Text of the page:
What is Silent Walking?

A Healthier Michigan

| 4 min read

For many, it is second nature to grab a phone and earphones before a walk or a run. Silent walking is the idea of a focused, silent walk without listening to music, podcasts, conversation, or other activities often used during runs or walks. The goal of silent walking is to focus your mind and body on the walk, on the world around you, and to use the walk as a meditative experience.
Silent walking became popular recently due to viral sharing of a video showing and explaining the idea on social media, according to the New York Times. 

What are the benefits of silent walking?

Walking is a healthy activity and using walking as a meditation can bring added benefits, according to a 2018 study. Even a 10-minute brisk walk with focused meditation can help to alleviate stress and sooth mood.
Walking in and of itself is healthy, and focused or meditative walking in nature can bring even further benefits, according to a 2022 study in the Journal of Clinical Medicine, including improvements in mental health, and with depression and anxiety.
Silent walking also provides an opportunity to sort through thoughts and emotions consciously or subconsciously and can help greatly with mental decluttering. An increase in purposeful or guided mindfulness is correlated to an improvement in mood, according to a study in Mindfulness journal.
It can also help break through mental or creative blocks or barriers. Walking can help induce creative thoughts or novel ideas, and in general stimulates the brain creatively, and even more so when walking outside, studies say.
Routine meditative silent walking may provide benefits such as:
  • improved mood
  • decreased distress or anger
  • reduced stress and anxiety
  • improved sleep quality
  • reduced fatigue
  • improved productivity and creativity

How to silent walk

Silent walking is an easy, free, highly accessible workout and meditation option, especially if running or walking is a regular activity already. Here are some things to note or plan for before you try silent walking:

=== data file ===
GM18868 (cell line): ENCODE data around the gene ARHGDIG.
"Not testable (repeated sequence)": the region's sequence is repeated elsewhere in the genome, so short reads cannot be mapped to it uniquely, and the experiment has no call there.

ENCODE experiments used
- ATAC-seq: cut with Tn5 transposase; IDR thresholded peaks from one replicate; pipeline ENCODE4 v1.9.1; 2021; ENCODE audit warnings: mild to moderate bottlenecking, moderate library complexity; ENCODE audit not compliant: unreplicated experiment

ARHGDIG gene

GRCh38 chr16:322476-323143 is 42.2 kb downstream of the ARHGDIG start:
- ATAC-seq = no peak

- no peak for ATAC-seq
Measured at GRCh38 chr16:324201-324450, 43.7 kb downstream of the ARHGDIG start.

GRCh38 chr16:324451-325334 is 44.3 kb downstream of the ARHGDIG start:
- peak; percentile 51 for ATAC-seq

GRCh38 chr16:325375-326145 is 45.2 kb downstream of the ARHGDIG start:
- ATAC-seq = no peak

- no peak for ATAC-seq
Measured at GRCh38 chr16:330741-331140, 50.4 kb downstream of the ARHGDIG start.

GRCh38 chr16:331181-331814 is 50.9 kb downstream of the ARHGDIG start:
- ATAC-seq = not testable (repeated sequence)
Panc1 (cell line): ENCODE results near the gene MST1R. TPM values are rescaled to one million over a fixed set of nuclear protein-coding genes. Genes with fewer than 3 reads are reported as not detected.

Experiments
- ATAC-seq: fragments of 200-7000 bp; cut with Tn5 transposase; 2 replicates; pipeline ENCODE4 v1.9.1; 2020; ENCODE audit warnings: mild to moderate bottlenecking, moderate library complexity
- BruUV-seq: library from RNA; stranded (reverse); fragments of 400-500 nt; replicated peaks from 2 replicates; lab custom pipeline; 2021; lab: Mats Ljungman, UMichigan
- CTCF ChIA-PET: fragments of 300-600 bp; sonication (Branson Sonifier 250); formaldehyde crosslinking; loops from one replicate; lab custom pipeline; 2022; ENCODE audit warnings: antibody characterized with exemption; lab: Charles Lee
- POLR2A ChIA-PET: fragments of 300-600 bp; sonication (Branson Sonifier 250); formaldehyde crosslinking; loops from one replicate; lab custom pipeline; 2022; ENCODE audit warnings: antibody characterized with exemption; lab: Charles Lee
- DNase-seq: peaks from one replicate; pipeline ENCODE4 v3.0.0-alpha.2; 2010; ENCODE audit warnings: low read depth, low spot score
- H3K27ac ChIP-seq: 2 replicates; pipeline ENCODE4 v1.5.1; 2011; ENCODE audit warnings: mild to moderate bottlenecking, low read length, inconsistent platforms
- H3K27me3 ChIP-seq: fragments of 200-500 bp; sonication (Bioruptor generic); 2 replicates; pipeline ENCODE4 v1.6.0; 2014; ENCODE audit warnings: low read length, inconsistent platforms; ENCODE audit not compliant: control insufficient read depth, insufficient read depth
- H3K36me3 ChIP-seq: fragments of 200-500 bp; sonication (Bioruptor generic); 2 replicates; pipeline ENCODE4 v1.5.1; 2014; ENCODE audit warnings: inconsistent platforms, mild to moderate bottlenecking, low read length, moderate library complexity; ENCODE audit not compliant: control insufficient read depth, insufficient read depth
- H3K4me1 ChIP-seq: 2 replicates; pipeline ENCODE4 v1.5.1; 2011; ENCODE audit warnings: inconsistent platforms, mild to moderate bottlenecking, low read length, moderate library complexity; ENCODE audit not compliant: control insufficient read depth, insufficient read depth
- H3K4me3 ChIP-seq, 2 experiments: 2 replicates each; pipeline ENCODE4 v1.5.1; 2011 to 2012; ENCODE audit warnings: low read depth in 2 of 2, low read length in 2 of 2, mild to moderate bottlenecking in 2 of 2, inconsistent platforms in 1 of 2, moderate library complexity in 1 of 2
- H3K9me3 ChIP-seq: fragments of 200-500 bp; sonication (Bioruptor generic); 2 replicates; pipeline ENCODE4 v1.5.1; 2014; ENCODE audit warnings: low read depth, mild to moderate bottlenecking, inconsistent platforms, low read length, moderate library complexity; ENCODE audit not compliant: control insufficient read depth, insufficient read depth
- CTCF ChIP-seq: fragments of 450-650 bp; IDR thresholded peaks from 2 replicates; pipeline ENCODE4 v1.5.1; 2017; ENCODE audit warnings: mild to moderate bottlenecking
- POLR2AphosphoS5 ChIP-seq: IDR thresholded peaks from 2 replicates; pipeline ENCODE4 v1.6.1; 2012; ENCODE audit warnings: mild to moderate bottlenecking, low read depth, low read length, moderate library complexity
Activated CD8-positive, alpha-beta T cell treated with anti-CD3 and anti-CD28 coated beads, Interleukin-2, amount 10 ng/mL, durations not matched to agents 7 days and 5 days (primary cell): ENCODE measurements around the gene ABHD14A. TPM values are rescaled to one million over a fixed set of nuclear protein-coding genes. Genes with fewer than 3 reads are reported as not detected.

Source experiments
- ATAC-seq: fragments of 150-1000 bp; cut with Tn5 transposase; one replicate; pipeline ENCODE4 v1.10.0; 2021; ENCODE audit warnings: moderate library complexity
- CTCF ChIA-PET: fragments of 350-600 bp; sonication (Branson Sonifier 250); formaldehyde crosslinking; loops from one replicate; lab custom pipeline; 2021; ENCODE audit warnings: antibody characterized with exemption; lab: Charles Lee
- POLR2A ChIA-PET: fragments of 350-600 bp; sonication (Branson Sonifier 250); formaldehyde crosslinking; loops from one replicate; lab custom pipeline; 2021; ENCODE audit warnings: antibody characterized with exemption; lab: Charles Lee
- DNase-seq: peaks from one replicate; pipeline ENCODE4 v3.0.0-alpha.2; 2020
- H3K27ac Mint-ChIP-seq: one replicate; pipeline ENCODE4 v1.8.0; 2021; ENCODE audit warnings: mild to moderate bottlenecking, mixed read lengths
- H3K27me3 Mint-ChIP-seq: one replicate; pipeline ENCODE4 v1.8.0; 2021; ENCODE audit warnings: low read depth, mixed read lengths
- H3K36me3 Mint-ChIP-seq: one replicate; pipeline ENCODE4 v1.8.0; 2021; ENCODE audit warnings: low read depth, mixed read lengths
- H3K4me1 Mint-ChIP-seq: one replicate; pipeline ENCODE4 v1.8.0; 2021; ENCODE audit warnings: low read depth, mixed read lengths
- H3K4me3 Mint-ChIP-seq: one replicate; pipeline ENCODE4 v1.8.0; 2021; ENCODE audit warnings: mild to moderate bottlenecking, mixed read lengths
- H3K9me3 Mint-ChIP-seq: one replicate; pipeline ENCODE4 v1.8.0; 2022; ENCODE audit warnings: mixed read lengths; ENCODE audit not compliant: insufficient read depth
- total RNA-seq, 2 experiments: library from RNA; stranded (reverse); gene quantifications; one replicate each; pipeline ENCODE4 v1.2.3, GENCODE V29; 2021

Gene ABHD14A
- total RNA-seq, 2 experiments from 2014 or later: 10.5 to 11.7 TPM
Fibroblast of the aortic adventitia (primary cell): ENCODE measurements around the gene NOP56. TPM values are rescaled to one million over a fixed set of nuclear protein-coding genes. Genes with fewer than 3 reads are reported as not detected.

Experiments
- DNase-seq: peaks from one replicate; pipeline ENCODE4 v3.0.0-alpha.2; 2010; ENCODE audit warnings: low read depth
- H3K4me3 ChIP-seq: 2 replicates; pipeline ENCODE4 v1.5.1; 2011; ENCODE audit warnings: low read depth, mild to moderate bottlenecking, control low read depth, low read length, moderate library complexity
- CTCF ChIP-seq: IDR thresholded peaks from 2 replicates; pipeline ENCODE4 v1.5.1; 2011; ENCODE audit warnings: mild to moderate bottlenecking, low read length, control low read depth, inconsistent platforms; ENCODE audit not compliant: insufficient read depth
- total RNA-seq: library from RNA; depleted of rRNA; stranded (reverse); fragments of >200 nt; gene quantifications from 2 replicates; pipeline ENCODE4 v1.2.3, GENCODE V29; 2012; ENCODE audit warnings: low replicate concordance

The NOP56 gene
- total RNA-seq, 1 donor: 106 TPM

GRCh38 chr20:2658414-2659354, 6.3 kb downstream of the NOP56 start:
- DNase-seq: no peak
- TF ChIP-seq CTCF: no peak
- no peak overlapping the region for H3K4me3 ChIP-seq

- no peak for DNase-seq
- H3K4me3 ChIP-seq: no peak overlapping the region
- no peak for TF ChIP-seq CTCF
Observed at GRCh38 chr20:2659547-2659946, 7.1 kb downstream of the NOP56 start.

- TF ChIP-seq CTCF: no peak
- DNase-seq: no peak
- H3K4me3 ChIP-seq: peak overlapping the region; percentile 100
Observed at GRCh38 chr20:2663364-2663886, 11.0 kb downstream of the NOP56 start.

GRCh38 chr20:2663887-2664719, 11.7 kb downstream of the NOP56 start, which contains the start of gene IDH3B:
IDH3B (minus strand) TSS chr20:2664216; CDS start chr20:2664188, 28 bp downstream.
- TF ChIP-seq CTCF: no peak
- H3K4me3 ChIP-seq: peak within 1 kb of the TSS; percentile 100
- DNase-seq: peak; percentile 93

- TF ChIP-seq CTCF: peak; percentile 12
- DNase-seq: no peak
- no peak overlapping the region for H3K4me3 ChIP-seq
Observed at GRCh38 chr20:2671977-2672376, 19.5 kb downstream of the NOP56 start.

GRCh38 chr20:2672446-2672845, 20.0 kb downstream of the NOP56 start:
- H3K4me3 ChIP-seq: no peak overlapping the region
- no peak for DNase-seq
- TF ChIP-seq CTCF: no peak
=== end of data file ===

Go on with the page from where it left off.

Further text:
• Bring water and sun protection like for any other outdoor walk.
  • Know your route – no phones walking includes maps or guide apps, other than for safety needs.
  • Know the weather and plan ahead.
  • Be aware of traffic routes along your walk.
When you’re ready to try walking without music or podcasts, a silent walk is easy to start. It may be difficult as first as the mind wanders or looks for the usual accompaniment of conversation or music.
Soon, with focused silent walking, the mindful or meditative benefits of the walk should soon start to kick in. Even a five-to-ten minute walk is long enough for improved focus or mood to kick in, but a long walk of 30-60 minutes is suggested. All you need to do is follow some simple steps that make silent walking distinct from regular walks:
  1. Pick a natural, outdoor location for your walk. Interacting with and experiencing nature adds to the benefits of silent walking.
  2. Focus on nature around you as you walk and on whatever you’d like that you notice. It can be rustling wind, singing birds, even the texture or material of the path you’re walking on.
  3. Focus on maintaining silence. Of course, a greeting or “excuse me” or quick casual interactions with passersby are fine, but no external stimulus like music, podcasts, or audiobooks should be used. The uninterrupted interaction with nature and connection with your body is the more important focus.
  4. If you notice any positive effects on your mood, stress levels, energy, sleep, or any others, make a note about the experience later. This can help later nature walks or silent walking sessions benefit even more. Keeping notes or journals about your meditation or mental health experiences is a reflective practice that can increase benefits from exercise, meditation, and improve mood on its own, according to the University of Rochester Medical Center.

Related Links:

A Healthier Michigan is sponsored by Blue Cross Blue Shield of Michigan, a nonprofit, independent licensee of the Blue Cross Blue Shield Association.
No Personal Healthcare Advice or Other Advice
This Web site provides general educational information on health-related issues and provides access to health-related resources for the convenience of our users. This site and its health-related information and resources are not a substitute for professional medical advice or for the care that patients receive from their physicians or other health care providers.
This site and its health-related information resources are not meant to be the practice of medicine, the practice of nursing, or to carry out any professional health care advice or service in the state where you live. Nothing in this Web site is to be used for medical or nursing diagnosis or professional treatment.
Always seek the advice of your physician or other licensed health care provider. Always consult your health care provider before beginning any new treatment, or if you have any questions regarding a health condition. You should not disregard medical advice, or delay seeking medical advice, because of something you read in this site.